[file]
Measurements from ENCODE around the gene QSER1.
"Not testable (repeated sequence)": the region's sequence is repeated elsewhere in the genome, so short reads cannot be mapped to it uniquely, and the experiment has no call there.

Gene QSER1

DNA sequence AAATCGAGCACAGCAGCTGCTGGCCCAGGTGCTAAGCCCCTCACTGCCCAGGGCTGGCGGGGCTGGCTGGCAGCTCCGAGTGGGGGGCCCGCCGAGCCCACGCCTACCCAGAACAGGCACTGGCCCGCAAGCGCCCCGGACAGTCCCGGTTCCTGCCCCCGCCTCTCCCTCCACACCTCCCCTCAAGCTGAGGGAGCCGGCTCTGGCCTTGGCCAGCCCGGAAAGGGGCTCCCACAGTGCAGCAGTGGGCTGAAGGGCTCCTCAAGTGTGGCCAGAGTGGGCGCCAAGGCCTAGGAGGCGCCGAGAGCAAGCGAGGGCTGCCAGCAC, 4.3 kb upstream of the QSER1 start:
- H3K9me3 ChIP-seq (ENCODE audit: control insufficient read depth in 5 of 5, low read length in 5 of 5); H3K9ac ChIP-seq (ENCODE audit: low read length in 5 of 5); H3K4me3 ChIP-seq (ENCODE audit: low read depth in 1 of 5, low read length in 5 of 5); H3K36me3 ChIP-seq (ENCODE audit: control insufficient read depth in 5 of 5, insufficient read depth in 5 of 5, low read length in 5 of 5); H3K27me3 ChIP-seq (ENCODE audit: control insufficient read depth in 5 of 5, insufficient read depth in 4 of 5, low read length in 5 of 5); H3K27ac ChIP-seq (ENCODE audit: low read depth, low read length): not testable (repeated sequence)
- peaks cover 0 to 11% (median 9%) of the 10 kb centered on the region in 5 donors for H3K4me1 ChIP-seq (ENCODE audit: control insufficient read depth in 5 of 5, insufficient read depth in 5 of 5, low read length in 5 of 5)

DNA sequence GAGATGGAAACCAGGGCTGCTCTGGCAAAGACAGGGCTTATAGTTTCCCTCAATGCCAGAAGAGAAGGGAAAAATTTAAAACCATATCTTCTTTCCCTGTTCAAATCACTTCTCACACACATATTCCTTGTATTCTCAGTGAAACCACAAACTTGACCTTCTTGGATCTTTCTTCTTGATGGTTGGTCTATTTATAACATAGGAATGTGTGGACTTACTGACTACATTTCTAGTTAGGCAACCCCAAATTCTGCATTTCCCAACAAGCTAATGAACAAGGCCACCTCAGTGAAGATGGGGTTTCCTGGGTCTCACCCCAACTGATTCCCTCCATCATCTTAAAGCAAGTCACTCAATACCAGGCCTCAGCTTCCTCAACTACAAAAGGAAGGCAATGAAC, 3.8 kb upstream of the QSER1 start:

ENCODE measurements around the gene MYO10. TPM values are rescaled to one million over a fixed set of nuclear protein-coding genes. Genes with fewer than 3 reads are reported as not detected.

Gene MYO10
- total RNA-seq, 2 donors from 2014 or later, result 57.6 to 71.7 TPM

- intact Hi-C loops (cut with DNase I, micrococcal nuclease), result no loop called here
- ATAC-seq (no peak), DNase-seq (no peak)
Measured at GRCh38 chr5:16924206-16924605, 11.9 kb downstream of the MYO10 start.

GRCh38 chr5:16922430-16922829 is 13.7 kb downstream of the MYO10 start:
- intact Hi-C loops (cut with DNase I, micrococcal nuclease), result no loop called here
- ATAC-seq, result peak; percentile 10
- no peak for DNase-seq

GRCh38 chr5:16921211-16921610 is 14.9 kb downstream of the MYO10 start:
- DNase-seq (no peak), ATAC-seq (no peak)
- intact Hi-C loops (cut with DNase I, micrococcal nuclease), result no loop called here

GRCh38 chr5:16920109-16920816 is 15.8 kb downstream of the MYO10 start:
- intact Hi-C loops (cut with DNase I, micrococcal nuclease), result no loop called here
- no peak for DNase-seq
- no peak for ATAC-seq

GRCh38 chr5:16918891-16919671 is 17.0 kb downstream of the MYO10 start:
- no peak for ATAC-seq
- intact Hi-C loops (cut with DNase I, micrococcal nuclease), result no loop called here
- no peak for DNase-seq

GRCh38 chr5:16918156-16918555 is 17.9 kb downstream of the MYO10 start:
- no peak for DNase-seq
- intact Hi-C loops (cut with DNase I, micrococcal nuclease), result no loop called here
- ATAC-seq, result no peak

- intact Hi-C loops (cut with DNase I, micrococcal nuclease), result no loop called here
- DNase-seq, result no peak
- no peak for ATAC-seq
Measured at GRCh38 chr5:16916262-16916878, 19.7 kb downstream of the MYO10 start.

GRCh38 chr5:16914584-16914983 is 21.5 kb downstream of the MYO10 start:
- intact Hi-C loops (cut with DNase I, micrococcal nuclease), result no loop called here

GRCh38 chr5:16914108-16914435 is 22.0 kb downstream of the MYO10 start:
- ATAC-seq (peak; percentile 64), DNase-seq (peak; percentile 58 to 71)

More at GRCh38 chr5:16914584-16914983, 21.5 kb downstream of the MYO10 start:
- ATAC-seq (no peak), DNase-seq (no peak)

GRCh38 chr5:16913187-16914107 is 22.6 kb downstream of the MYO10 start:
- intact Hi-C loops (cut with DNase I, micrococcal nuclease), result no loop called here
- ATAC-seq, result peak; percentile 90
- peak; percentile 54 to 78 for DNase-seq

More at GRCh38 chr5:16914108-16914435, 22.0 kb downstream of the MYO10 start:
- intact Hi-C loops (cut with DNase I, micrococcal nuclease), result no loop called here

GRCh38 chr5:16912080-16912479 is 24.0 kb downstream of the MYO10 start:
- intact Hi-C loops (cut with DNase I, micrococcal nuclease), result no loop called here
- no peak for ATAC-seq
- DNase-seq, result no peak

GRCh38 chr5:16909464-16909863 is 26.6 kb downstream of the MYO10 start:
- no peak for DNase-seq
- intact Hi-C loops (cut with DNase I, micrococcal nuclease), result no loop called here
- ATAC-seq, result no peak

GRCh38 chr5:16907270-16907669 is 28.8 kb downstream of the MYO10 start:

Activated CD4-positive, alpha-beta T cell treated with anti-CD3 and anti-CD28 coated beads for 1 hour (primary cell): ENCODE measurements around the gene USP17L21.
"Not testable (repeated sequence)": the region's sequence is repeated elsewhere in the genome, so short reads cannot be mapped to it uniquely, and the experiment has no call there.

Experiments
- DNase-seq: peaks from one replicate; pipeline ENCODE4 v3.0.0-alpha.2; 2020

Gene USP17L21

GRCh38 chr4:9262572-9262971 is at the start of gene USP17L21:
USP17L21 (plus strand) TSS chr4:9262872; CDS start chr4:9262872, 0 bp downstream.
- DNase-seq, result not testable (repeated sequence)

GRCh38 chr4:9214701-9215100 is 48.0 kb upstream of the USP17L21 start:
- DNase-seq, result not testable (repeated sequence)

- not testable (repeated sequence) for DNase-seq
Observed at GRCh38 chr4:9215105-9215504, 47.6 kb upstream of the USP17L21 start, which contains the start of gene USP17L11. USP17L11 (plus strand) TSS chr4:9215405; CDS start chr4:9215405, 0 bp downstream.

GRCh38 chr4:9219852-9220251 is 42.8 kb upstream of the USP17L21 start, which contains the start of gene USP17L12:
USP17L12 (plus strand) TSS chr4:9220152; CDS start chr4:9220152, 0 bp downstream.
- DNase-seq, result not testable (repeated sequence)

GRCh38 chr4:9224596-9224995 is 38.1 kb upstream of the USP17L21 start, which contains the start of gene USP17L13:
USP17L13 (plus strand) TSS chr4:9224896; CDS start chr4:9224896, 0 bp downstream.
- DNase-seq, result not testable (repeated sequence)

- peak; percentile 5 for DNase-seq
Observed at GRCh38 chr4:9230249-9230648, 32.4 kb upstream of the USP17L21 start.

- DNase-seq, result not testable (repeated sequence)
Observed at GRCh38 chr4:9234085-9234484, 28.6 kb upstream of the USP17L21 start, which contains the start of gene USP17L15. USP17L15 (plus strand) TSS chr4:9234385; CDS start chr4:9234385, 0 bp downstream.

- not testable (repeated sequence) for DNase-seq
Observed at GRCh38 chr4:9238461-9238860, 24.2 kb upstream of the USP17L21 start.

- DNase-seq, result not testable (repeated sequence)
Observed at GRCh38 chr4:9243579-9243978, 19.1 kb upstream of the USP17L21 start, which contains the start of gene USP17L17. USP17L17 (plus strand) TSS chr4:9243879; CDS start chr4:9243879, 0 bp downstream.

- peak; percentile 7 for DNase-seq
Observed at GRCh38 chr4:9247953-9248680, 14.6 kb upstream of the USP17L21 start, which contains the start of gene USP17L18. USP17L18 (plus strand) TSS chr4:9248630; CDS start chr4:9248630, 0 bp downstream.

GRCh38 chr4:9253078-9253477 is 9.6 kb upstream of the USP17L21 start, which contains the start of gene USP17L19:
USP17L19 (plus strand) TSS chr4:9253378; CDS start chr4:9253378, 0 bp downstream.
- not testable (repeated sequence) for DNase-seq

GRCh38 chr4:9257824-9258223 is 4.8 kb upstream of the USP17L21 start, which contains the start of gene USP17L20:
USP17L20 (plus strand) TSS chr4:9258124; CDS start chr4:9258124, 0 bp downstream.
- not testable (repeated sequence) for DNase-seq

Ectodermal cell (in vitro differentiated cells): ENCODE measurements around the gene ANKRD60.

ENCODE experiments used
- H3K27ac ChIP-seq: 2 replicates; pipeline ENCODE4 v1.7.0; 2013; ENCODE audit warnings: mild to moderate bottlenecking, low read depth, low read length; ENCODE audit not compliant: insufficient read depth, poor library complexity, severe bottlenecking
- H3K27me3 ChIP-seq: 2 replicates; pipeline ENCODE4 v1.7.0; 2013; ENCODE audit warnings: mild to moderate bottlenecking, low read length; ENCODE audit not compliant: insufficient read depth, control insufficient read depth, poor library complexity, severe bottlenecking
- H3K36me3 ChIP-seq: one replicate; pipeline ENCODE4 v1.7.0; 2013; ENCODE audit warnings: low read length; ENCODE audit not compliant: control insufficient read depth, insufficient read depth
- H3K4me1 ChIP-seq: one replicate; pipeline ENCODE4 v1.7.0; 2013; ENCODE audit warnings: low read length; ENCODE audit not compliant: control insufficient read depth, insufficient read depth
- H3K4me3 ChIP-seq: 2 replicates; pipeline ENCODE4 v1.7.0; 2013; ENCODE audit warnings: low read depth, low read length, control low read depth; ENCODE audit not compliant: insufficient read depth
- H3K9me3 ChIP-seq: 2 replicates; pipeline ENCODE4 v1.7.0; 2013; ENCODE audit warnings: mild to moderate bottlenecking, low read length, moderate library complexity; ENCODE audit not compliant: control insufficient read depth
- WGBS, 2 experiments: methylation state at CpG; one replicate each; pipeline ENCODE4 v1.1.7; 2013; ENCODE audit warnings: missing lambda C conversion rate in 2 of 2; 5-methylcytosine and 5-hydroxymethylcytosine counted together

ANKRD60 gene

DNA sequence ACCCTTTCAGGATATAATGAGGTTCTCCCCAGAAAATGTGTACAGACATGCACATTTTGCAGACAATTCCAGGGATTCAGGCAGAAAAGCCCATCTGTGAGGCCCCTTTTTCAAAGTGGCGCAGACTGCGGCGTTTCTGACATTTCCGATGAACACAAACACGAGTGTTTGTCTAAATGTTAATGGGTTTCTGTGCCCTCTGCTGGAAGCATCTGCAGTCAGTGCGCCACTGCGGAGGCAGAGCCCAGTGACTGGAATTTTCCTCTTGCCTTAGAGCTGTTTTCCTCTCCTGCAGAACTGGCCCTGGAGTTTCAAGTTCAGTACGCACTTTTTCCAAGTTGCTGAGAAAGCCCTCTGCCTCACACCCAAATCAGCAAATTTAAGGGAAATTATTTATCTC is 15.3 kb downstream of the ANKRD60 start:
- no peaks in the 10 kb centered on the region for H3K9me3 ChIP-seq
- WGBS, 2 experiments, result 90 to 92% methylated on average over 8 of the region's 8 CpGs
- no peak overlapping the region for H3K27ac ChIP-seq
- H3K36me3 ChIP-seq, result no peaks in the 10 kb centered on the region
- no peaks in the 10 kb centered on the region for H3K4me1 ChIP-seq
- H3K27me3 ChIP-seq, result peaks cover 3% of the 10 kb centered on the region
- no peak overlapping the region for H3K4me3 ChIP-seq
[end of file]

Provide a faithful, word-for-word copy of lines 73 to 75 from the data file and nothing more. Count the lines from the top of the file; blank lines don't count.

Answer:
GRCh38 chr4:9224596-9224995 is 38.1 kb upstream of the USP17L21 start, which contains the start of gene USP17L13:
USP17L13 (plus strand) TSS chr4:9224896; CDS start chr4:9224896, 0 bp downstream.
- DNase-seq, result not testable (repeated sequence)